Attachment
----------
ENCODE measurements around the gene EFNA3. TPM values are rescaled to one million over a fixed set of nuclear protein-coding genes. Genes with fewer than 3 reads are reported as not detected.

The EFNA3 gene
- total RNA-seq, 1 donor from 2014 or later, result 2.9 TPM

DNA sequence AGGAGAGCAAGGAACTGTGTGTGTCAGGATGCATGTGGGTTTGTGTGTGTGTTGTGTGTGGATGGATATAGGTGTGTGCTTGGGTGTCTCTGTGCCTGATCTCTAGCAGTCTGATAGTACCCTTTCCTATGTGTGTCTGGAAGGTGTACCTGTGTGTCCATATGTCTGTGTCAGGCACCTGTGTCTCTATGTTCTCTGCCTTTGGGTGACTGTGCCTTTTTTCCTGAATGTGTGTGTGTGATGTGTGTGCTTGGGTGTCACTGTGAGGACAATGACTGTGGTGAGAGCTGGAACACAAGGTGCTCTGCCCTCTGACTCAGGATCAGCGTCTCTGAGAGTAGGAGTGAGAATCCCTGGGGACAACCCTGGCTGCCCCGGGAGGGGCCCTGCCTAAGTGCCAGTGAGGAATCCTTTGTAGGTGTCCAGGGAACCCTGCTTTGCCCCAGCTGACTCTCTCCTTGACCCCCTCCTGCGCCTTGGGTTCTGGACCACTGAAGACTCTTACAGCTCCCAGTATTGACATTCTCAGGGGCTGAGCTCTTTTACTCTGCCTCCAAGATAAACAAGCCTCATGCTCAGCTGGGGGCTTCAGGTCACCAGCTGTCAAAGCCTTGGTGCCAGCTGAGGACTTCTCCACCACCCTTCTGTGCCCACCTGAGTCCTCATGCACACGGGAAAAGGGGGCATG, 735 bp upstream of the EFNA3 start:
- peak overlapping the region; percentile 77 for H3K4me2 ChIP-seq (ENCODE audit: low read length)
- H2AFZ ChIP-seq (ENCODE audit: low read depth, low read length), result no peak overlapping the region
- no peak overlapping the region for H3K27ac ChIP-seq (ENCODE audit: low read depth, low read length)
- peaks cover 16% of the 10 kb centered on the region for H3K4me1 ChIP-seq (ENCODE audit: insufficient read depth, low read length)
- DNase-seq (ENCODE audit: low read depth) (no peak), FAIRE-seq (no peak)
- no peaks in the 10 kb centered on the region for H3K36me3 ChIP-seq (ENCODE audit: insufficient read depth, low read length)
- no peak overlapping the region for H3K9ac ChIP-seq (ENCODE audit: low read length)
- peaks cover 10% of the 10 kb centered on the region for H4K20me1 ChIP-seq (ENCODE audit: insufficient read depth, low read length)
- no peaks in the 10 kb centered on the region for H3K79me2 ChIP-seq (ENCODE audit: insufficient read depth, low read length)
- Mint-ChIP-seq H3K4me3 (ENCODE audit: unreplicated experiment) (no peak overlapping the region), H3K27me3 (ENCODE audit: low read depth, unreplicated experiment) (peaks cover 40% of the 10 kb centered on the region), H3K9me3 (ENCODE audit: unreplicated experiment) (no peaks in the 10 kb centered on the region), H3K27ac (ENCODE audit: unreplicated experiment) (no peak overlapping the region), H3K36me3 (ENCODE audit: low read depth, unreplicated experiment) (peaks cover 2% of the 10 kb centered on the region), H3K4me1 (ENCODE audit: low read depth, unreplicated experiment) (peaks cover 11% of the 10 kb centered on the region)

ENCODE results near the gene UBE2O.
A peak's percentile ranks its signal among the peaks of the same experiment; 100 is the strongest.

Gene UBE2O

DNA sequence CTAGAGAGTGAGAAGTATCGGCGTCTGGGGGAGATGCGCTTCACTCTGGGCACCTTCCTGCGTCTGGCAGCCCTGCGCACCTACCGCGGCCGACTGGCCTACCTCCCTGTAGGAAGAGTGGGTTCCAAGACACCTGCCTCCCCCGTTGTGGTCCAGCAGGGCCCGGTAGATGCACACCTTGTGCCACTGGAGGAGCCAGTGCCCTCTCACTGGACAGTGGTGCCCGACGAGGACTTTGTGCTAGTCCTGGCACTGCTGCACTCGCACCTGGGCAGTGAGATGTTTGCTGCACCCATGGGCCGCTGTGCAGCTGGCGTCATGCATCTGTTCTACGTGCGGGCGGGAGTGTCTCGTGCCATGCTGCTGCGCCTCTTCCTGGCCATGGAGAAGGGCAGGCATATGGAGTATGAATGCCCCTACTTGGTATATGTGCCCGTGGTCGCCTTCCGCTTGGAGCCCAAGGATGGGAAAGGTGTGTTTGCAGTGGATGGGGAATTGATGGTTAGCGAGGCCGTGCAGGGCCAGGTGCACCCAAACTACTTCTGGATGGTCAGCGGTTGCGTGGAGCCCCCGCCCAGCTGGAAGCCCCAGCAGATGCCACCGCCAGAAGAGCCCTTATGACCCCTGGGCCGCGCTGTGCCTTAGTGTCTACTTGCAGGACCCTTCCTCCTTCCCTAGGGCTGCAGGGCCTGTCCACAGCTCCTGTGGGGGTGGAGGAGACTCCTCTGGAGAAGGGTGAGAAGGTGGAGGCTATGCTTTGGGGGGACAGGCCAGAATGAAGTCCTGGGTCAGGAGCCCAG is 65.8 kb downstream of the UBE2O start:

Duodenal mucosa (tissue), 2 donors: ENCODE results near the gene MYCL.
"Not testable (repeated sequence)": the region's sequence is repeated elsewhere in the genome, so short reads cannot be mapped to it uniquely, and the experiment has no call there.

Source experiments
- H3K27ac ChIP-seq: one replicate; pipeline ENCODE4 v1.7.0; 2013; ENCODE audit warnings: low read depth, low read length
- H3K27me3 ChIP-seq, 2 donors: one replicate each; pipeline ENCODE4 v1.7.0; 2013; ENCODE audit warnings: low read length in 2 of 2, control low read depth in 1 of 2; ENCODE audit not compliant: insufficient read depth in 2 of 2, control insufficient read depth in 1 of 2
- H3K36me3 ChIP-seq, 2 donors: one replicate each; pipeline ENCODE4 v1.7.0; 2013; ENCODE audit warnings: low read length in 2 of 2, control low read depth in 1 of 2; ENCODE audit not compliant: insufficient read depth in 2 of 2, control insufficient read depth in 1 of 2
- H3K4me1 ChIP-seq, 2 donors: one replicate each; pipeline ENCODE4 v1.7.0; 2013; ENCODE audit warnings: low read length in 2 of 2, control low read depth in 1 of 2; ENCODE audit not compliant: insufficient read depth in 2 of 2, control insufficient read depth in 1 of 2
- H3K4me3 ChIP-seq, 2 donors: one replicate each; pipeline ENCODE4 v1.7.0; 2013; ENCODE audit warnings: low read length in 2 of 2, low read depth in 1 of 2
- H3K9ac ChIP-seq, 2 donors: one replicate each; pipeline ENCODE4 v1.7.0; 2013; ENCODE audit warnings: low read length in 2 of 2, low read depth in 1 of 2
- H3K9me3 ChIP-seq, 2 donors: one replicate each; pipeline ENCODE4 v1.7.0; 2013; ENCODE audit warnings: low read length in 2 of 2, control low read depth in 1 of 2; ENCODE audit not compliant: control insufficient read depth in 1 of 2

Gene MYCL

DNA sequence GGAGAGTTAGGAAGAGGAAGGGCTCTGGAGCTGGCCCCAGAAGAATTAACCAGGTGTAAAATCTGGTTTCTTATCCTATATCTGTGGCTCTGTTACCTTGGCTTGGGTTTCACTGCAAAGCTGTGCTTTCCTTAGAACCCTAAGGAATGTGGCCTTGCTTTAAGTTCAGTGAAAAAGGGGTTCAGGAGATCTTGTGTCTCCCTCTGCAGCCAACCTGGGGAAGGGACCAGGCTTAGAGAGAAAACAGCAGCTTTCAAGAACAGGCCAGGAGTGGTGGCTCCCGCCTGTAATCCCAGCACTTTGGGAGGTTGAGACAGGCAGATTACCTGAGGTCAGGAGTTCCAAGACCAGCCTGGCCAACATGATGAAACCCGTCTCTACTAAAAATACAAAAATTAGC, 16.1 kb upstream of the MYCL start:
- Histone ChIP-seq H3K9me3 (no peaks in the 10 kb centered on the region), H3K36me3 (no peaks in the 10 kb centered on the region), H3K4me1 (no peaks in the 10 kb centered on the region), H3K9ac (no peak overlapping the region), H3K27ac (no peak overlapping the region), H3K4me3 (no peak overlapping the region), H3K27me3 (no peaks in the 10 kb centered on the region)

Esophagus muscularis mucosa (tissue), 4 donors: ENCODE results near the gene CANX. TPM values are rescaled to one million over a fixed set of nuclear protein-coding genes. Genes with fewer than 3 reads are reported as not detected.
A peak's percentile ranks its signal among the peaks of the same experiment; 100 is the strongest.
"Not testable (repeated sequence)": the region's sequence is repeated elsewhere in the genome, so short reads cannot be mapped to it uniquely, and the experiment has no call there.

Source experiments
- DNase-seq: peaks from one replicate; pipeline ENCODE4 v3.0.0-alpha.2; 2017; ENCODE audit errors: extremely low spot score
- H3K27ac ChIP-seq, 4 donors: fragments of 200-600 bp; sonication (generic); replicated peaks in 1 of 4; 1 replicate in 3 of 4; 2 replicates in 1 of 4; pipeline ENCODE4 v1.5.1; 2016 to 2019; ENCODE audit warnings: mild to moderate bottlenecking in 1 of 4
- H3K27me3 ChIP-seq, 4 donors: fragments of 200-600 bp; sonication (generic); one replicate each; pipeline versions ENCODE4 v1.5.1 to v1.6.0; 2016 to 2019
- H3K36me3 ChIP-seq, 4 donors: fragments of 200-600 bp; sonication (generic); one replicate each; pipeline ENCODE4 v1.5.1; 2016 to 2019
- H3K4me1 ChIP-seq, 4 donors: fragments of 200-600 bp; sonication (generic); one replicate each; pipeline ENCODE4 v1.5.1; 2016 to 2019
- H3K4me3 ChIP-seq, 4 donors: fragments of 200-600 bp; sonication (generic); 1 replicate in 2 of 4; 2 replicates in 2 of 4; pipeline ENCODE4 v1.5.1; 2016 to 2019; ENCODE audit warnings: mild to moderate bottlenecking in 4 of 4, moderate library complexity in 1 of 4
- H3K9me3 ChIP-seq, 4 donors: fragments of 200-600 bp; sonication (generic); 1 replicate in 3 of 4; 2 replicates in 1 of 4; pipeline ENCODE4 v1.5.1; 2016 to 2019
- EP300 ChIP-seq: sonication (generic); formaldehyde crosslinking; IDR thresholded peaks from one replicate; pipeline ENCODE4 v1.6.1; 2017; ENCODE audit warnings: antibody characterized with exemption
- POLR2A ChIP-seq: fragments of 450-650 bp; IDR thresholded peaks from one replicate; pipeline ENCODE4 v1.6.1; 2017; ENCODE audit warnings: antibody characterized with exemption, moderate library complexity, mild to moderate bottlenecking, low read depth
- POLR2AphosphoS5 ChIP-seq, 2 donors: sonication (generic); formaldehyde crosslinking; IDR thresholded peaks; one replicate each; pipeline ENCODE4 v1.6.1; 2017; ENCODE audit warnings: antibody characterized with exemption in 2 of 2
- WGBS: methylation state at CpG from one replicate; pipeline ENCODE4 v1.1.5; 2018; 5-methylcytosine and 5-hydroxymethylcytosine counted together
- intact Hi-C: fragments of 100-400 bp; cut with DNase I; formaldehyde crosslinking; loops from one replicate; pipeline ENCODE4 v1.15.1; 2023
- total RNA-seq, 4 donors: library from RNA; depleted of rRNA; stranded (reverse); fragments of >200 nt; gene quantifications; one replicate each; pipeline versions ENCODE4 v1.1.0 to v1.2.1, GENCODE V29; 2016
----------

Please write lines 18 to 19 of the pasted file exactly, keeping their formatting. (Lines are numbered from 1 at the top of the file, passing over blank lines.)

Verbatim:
DNA sequence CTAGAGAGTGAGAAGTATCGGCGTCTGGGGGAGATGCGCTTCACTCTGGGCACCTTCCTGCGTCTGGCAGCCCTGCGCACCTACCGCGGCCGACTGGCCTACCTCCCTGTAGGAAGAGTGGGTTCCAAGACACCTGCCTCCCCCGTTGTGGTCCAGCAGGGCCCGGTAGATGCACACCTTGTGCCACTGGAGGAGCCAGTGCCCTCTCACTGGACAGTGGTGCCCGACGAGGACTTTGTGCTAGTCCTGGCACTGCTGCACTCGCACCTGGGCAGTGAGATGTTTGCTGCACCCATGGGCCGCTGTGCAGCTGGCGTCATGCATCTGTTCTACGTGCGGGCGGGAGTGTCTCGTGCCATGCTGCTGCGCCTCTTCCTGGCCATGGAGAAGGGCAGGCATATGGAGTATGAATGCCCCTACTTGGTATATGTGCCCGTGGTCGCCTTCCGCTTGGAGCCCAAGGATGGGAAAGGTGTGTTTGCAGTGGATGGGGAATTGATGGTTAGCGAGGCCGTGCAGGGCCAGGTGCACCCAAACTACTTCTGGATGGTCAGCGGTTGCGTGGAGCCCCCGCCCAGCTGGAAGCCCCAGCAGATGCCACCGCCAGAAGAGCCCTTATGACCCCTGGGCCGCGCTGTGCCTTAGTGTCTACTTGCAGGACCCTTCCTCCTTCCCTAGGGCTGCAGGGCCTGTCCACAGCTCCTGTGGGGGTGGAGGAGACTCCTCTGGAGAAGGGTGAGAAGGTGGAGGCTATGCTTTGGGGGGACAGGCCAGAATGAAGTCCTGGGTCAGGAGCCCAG is 65.8 kb downstream of the UBE2O start:

Duodenal mucosa (tissue), 2 donors: ENCODE results near the gene MYCL.